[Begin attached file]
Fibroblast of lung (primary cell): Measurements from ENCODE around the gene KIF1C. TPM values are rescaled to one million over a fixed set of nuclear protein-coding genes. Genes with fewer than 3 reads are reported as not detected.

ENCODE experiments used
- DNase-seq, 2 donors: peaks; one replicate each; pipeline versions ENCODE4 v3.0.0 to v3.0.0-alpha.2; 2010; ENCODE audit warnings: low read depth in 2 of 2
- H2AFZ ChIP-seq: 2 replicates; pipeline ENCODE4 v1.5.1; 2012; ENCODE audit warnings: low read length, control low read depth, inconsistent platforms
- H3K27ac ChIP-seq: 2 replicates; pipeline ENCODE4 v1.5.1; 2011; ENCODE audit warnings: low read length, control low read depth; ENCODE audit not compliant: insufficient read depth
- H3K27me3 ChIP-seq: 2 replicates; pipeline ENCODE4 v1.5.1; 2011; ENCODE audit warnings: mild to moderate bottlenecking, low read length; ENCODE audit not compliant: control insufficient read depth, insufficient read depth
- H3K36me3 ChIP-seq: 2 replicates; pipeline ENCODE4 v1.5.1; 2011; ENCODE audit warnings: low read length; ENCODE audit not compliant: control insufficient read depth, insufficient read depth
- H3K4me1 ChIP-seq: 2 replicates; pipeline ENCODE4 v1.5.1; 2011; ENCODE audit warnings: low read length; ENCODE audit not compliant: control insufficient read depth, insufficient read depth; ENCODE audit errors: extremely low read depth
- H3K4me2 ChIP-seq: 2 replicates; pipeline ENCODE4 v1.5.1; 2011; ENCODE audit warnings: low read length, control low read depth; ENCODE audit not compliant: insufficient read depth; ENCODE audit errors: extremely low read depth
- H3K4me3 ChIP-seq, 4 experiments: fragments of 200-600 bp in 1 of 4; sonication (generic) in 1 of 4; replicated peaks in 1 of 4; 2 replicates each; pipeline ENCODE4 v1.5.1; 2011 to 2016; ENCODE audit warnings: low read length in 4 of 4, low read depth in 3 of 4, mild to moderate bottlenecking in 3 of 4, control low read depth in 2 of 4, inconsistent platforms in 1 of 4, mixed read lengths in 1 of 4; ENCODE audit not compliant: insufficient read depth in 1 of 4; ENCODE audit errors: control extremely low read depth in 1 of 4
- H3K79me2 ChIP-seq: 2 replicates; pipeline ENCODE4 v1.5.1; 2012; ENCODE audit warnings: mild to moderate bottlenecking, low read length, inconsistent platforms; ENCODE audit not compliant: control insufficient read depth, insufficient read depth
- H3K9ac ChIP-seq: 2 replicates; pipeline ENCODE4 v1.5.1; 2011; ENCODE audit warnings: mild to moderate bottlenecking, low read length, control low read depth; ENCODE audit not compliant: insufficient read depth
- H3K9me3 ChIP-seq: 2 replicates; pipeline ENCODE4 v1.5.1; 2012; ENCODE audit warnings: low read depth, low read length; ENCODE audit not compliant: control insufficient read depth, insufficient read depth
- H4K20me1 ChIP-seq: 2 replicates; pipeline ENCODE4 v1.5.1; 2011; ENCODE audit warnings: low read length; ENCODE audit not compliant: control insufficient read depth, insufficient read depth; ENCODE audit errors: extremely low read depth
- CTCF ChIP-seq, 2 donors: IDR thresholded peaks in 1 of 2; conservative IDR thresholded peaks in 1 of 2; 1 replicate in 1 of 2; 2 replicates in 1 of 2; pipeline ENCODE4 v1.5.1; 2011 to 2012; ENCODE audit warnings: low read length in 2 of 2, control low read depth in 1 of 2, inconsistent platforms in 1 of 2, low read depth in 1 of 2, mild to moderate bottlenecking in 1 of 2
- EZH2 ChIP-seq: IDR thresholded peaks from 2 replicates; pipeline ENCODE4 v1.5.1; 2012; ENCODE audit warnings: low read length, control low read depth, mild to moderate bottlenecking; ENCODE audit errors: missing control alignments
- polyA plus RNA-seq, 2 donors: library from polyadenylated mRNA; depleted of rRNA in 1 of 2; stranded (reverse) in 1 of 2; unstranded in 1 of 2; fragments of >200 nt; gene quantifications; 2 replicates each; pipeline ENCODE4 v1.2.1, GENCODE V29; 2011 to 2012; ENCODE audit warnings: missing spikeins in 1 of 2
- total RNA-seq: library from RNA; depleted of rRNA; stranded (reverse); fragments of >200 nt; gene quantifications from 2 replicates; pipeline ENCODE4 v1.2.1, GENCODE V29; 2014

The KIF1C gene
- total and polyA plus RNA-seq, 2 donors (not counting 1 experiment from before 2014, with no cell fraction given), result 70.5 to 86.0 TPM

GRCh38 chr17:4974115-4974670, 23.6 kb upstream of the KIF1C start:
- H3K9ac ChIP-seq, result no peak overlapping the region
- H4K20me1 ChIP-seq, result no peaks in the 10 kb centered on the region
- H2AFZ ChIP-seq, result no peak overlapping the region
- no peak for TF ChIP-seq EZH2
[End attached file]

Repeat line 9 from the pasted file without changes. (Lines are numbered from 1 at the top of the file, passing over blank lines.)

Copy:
- H3K4me2 ChIP-seq: 2 replicates; pipeline ENCODE4 v1.5.1; 2011; ENCODE audit warnings: low read length, control low read depth; ENCODE audit not compliant: insufficient read depth; ENCODE audit errors: extremely low read depth